The ways in which we qualify things are getting worse. I read around just about every day and I gather opinions about the ways in which we qualify things. There was a quote from a writer of some sort (forgive me, I don’t remember the name of the writer) I read on tumblr saying that everyone nowadays is afraid of the big idea, or anything grand. He went on about the ways people speak—saying ‘like’ a million times, ‘I feel’, ‘in my opinion’, and there were so many. He said no one states anything clearly anymore. There are no more real proclamations. I agree. I saw Kanye West on Jimmy Kimmel’s show recently. I hate to reference this, but what he said while on the show was important. He said everyone is so concerned with limiting you and fitting you into a box, and he called himself a ‘creative genius’ (whether we believe him to be one is irrelevant). Then he said if he were to say he were not a creative genius, he would be lying to himself and to people when he talked to them. The crowd laughed. I laughed when I watched the video. The rest of the interview isn’t important for what I’m talking about, but what I’m getting at is the uncertainty in all of us. It spreads. It’s popular. I realize we can’t all be the same. We can’t all have the same type of confidence, or any confidence at all.
I talked to a friend out on the west coast the other day. She’s an aspiring actress, and she models. After seeing 12 Years A Slave I text messaged her telling her to go see the film. She saw it maybe a week later and told me she thought it was incredible and the woman that played Patsy will get an Oscar. I said I hope she gets something (if anything). The next thing she said was ‘this is her breakthrough role. She went to Yale.’ I didn’t say anything after that. I knew it meant nothing, but still after my friend said that I thought—what does any of her acting have to do with her going to Yale? Or, how does her potential to win awards (whichever ones) depend on where the hell she went to school? My friend’s logic poses that the academy puts nominees into a perspective based on not only their performances, but also their ‘story’, when they’re considering who should win. Everyone’s talked about people and celebrities about their careers, or their lives, and adding where he or she went to school, and it’s sad. I don’t do it anymore. We throw these things into conversation casually, and unknowingly, as if to say that we are nothing without Yale, or Columbia, or Harvard, or some other qualifier. There’s nothing wrong with being proud of where someone went to school. But, look at how many people are successful in careers without formal education, or if they had formal education, look at their success without accolades. People are using accolades alone to determine whether something is great, or worthy of attention—their attention. We do it with athletes. What is a quarterback without a superbowl if he is to be considered for the hall of fame?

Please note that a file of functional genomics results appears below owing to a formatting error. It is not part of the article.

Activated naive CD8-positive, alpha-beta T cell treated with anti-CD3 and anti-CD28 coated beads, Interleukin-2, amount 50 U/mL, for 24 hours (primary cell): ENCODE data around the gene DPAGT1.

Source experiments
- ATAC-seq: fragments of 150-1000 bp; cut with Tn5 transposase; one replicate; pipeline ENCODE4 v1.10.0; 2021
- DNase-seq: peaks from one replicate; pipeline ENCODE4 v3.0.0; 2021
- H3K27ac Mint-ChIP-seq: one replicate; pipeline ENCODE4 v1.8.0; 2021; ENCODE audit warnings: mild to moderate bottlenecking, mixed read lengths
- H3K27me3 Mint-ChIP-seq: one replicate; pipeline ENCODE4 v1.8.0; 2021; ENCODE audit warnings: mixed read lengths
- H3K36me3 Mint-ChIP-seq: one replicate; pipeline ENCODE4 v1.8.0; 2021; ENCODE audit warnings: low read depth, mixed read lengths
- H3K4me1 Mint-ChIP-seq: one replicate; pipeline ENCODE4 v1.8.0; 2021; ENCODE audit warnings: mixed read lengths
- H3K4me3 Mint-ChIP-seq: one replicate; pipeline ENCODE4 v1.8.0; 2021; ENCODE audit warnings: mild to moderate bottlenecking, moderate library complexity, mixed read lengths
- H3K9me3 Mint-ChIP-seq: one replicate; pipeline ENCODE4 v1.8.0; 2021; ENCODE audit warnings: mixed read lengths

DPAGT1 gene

There was a WordPress post I read sometime earlier this year. It was an excerpt from another writer about there being no other greater mark of mediocrity than an author winning the Nobel Prize for literature. I don’t think that every laureate is mediocre. But I don’t think I should choose what books I read based on the list of past laureates. I don’t think it should be among the criteria schools use to develop curricula for their literature courses. I don’t think it means a writer is ‘bad’ or ‘not as good’ because they did not win the Nobel Prize, or Pulitzer Prize, or Book of The Year, or any other award. You may compare the concept to recording artists winning awards too—artist wins award for making something that appeals to an ideal or the greatest number of people. In the words of Alfred Nobel: “in the field of literature the most outstanding work in an ideal direction”.
Awards are a guide if you want to use them that way, but I don’t use them as incontrovertible criteria—like I’m diseased with linear thinking. We do artists a disservice by mentioning the awards the ways we mention them. We use them as attachments that for the artist, without them the artist is nothing and has done nothing worthy.
At least I think it’ll be soon. I’ve come a long way. I’m not rushing.